Published on October 24th, 2012 | by Gearhead Diva3
How to Repair Surface Rust on Your Car
Whether you’ve got a classic 65 Mustang, or a 2005 Chevy Impala, surface rust is not something to just shrug off. Left untreated, it can continue to eat away at the metal and eventually eat all the way through it. The quicker you attack it and get rid of it, the easier it will be to do so. What can be a quick thirty minute and ten dollar fix today, can end up being a full day and several hundred dollar ordeal later down the road. As long as it’s just surface rust, treating it is easy. Here’s how it’s done.
1. Test the Extent of the Rust
Areas of rust under the paint on your car are going to show up as bubbles in the paint. Before undertaking any repair, you need to check to see how deep it is. If it’s just surface rust, you can repair it. If it goes through the metal, you’ll need to cut it out and weld in a new piece or patch. Test the rusted area with either a nail or a pick. Tap the rusted area with the tip of the nail/pick. If it goes through, you have a panel that is rusted through. If not, you have surface rust and can easily repair it.
2. Strip the Paint
You can sand the affected area down to bare metal using a wire wheel on a drill, sanding wheel with 80-150-grit paper or you can use a commercially available paint stripper and spatula. Either way, you need eye protection and a face mask because while paint and rust flakes hurt if they hit your eye you don’t want to breathe them in either. It’s also a good idea to mask off the work area so you protect the rest of the paint from debris or accidental sanding. If you use the stripper, you need gloves, as well. If you’re sanding it, use an electric sander and keep at it until you’re down to bare metal. The same with a wire wheel, make sure you have a good grip on the drill and keep moving the wheel around the rusty area until you get to bare metal.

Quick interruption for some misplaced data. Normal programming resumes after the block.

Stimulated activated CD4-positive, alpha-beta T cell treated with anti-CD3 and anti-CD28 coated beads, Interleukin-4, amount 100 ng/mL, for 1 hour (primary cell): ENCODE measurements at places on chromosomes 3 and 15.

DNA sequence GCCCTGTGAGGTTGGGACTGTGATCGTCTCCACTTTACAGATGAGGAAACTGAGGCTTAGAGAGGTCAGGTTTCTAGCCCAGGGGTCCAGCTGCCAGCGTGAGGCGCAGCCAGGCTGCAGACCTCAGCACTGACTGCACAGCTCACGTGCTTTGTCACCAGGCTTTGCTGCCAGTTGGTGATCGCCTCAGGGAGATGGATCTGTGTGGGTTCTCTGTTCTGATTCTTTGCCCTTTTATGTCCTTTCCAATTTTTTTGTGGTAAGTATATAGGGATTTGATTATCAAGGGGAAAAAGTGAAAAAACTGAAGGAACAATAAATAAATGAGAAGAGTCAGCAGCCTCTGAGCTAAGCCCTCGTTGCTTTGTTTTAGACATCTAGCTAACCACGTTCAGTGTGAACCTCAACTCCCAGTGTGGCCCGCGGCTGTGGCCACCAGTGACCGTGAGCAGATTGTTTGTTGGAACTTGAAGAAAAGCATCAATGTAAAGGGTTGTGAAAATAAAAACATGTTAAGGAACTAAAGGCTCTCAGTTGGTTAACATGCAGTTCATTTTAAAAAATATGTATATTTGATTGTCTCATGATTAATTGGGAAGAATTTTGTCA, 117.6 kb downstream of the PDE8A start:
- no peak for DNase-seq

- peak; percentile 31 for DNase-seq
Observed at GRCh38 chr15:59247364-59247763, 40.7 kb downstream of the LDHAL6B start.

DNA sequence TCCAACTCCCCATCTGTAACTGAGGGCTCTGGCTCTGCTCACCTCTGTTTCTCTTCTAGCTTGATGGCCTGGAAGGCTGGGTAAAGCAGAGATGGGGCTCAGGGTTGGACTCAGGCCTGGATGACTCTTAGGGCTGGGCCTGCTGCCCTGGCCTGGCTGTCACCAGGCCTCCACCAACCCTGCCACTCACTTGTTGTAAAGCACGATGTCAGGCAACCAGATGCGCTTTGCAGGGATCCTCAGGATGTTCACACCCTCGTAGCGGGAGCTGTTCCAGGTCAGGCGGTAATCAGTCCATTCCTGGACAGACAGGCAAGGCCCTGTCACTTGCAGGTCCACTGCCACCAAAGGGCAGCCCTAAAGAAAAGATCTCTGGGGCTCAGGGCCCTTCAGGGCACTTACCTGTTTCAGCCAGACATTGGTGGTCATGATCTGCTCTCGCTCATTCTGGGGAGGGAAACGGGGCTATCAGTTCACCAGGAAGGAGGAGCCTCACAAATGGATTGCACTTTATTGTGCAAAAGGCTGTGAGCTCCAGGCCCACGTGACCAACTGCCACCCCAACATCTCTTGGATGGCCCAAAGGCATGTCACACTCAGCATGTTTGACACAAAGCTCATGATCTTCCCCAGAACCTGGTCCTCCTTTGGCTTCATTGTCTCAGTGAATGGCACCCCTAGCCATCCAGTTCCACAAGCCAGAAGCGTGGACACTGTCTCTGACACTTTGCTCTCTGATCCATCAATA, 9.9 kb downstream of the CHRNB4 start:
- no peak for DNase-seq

If you’re using the chemical paint stripper, apply it liberally to the affected area and let it sit for about fifteen minutes. Preferably cover it with a plastic sheet to keep the fumes down and keep the stripper from evaporating before it has a chance to work. The paint will bubble and peel when it’s ready to be scraped off. Remove the plastic and scrape it with the metal spatula/scraper. This should get it pretty close to bare metal. Wash the area where you used the stripper with water (some strippers require a neutralizer). Make sure you have bare metal at least two inches around the whole rust spot.
To get the best results you want a smooth transition from the painted area to the bare metal area. Feather that transition so that you can’t feel the difference between the painted surface and unpainted surfaces with your fingers.
3. Remove the Rust
Once the paint is gone, the next step is to remove the rust. You can do this with either a wire wheel on a drill, electric grinder or sanding. Work carefully and slowly because grinding wheels can cut through a lot of material pretty quickly. After either all or as much of the rust as possible is gone I like to finish it off with 150-grit sandpaper to remove any final rust particles and to create as smooth an edge as possible. This is an important step in getting the best finish when you apply paint.